I use an accessibility function on my MacBook Air, found in the 'Universal Access' area of the main settings, called VoiceOver. The same is standard across all Apple products, including the iPad, iPhone, iMac computers and Apple Watch. I have been using Apple products for 14 years now, receiving my first flower power iMac G3 in 2001 when I was 11 years old. I have witnessed first-hand the accessibility features on their devices going from strength-to-strength. On the iPhone I use something called the Rotor, when using the VoiceOver functionality, to switch between handy features such as handwriting on the screen, rather than struggling with the keyboard, and the Braille Screen Input. 

• Do you have a Guide Dog?
I do! Her name is Tami and she is my first Guide Dog. I trained and qualified with her in December 2014 and I've had her for 5 months now. She's a 2 year old Labrador Retriever Cross with a delicate nature and lovely temperament. She has made a massive difference to my life in the short time I have had her and feel so much more confident and independent when out and about.

• How does your Guide Dog help to support you?
Contrary to popular belief, my Guide Dog doesn't look at the lights and know when to cross and she certainly cannot read the bus numbers! Guide Dogs are trained to walk in a straight-line principle, stopping at each down-kerb positively allowing you to determine when it's safe to cross each one, judging by the sound of the traffic. The dog will cross when there is no sign of near traffic but will not cross if a car is passing by. They are trained to avoid obstacles, like A-boards, bins, cones, safety barricades and so on, and to find items of interest such as a postbox, stairs or the lights to cross. Over time they will remember your regular routes and you won't need to command them as often. My dog helps me to find an empty seat on the bus, tram and train but she cannot determine where they are going! I have to ask, or use a timetable app on my phone, to ensure I'm on the correct route. It's a combination of this training, along with having a mobility aid and a companion, that helps to instil confidence and independence in someone who is blind or partially sighted.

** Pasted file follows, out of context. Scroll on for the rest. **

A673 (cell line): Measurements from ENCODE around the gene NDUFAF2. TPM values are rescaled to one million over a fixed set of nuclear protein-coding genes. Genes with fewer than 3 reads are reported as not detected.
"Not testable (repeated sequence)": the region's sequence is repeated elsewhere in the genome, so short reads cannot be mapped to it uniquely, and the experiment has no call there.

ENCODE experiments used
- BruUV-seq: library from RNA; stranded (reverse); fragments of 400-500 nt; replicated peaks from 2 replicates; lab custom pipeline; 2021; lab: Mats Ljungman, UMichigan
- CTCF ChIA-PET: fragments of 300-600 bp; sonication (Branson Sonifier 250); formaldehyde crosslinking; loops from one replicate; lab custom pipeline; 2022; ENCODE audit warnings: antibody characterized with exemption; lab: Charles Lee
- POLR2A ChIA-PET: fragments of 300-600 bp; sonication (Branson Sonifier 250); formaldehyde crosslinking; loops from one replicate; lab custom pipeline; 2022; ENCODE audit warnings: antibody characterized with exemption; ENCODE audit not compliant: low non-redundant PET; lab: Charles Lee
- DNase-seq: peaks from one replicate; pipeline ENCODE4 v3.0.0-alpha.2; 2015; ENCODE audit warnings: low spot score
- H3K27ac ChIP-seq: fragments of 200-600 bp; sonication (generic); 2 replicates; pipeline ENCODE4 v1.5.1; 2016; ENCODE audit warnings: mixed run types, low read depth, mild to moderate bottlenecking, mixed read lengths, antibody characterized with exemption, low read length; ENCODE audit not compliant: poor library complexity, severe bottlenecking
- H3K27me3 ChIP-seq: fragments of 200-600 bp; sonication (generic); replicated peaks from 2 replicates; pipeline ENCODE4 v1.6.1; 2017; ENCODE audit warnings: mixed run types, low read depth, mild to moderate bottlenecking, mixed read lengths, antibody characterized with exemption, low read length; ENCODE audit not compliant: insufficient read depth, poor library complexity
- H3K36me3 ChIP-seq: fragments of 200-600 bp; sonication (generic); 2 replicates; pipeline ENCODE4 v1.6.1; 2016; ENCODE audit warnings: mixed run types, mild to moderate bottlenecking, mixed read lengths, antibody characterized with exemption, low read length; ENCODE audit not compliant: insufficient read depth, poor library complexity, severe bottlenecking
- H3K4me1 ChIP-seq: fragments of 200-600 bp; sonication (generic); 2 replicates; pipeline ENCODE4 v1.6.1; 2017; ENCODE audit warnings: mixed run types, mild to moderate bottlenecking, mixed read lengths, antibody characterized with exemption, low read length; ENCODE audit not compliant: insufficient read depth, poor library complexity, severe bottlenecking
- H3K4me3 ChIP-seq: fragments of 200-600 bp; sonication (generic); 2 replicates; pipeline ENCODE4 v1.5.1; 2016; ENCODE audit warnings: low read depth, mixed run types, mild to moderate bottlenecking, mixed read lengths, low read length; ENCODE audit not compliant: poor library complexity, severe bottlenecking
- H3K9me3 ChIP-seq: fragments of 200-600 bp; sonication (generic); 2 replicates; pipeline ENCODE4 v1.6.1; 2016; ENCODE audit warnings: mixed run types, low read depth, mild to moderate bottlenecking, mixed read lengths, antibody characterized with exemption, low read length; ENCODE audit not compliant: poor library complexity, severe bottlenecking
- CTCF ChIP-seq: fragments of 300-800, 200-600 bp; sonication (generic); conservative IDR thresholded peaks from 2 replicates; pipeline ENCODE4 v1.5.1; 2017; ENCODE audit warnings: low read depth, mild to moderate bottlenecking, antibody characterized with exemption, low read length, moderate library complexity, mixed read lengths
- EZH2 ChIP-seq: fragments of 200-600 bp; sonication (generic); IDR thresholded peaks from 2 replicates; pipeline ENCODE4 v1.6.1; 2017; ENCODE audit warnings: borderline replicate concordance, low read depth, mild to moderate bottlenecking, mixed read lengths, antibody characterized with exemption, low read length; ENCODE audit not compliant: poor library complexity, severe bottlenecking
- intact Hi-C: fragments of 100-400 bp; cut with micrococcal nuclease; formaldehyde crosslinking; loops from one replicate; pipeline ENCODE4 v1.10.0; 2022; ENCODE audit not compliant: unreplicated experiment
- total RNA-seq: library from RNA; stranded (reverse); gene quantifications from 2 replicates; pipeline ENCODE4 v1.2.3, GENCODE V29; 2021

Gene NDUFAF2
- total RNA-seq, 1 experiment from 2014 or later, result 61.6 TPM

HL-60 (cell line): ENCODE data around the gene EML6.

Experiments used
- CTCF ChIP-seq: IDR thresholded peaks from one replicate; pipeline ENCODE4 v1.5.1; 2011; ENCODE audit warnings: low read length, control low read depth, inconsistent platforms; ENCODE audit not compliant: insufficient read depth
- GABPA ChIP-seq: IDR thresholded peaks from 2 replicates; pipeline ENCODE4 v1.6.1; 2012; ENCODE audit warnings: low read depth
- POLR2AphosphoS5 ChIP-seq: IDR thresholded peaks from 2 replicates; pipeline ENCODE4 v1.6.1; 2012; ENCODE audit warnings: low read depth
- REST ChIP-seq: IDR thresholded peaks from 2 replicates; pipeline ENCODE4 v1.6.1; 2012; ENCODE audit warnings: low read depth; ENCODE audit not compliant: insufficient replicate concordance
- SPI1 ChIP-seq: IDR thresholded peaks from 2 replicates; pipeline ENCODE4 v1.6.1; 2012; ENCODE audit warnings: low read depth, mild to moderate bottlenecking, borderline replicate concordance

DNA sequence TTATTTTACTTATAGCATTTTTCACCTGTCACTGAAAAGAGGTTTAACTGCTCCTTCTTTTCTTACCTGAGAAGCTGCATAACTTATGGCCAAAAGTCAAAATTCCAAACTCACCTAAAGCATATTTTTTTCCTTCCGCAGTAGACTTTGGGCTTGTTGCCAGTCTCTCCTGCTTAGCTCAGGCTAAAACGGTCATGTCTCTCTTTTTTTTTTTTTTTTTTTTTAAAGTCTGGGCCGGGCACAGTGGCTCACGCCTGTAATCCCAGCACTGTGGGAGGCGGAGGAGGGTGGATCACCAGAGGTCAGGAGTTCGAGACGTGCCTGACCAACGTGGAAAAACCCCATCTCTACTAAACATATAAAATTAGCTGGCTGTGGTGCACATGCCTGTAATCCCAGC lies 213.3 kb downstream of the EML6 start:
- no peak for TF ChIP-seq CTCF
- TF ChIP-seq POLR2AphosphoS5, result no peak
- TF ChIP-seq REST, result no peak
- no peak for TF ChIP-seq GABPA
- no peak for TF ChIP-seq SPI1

• What is Braille and do you read it?
Braille is a tactile form of communication, or code, made up of 'cells' that contain 6 dots. Each arrangement and combination of the dots help to create letters of the alphabet, numbers, punctuation, short-forms and contracted words. I've been reading Braille for over 2 years after completing a course, in just under 5 months, at the Henshaws Resource Centre in Manchester. This has been a vital skill for me as I am now able to read my own letters and menus in restaurants, for example.